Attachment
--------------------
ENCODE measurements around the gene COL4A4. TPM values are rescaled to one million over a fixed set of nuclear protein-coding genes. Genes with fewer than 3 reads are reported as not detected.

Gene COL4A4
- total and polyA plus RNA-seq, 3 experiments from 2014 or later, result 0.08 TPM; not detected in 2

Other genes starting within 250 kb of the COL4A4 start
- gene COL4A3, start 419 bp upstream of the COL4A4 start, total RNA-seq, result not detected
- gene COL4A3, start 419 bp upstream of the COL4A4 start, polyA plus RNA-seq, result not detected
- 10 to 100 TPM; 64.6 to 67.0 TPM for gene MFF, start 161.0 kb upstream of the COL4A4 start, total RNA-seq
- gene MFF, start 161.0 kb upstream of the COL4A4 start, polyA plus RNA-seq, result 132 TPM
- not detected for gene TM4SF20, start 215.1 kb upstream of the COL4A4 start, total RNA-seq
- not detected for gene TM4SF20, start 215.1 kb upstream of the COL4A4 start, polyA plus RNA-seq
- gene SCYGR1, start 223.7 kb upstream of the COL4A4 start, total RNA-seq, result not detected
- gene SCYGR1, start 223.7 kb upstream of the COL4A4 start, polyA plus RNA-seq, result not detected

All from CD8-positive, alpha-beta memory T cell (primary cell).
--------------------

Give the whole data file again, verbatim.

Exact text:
ENCODE measurements around the gene COL4A4. TPM values are rescaled to one million over a fixed set of nuclear protein-coding genes. Genes with fewer than 3 reads are reported as not detected.

Gene COL4A4
- total and polyA plus RNA-seq, 3 experiments from 2014 or later, result 0.08 TPM; not detected in 2

Other genes starting within 250 kb of the COL4A4 start
- gene COL4A3, start 419 bp upstream of the COL4A4 start, total RNA-seq, result not detected
- gene COL4A3, start 419 bp upstream of the COL4A4 start, polyA plus RNA-seq, result not detected
- 10 to 100 TPM; 64.6 to 67.0 TPM for gene MFF, start 161.0 kb upstream of the COL4A4 start, total RNA-seq
- gene MFF, start 161.0 kb upstream of the COL4A4 start, polyA plus RNA-seq, result 132 TPM
- not detected for gene TM4SF20, start 215.1 kb upstream of the COL4A4 start, total RNA-seq
- not detected for gene TM4SF20, start 215.1 kb upstream of the COL4A4 start, polyA plus RNA-seq
- gene SCYGR1, start 223.7 kb upstream of the COL4A4 start, total RNA-seq, result not detected
- gene SCYGR1, start 223.7 kb upstream of the COL4A4 start, polyA plus RNA-seq, result not detected

All from CD8-positive, alpha-beta memory T cell (primary cell).